It’s as if this sector is stuck between a rock and a hard place – more success, in terms of numbers’ growth, brings with it problems of congestion, resentment from local residents, and environmental stress, along with the start of a long decline in visitor satisfaction, the number of repeat visits and or referrals. At the same time, a host of external factors – be they climate-related, natural hazards (fires, floods) that result in infrastructure damage; or food or water shortages; economic slowdown in source markets; growing political instability; and rapid changes in public values can all cause demand to stop. Elsewhere, I have likened the current scale and scope of demand to a “tsunami” that we cannot control. It’s worth noting that, in nature, tsunamis cause as much damage on their retreat from a shoreline as they do racing up it.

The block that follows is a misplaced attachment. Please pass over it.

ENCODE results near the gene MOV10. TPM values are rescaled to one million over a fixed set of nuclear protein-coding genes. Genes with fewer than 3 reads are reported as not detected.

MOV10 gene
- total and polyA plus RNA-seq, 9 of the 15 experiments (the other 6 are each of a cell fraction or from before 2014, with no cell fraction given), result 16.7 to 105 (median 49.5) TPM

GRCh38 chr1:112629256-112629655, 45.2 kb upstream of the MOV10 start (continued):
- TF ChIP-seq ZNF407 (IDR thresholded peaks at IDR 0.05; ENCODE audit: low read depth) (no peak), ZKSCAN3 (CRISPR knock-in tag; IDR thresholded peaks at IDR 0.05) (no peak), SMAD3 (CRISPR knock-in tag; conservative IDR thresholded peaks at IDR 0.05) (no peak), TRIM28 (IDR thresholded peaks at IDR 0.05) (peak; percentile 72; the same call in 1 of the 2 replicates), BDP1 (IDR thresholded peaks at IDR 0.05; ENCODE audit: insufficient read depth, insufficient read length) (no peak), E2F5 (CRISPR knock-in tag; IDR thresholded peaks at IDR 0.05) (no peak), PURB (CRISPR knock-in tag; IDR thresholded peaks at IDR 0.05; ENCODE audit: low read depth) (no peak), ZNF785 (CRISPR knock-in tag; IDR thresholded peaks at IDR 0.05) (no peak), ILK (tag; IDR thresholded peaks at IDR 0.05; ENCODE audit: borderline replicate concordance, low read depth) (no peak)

In response to these increasingly wicked challenges, a small but growing number of thinkers from within and outside tourism are now applying their time, imagination and brain power to conceive of an alternative way of “seeing/framing” and delivering hospitality services at a scale and in a manner that delivers positive net benefit to all participants (commercial and non-commercial hosts and guests). In fact, we go further, believing that tourism has the potential to become an agent of positive transformation that can contribute to a better quality of life for all.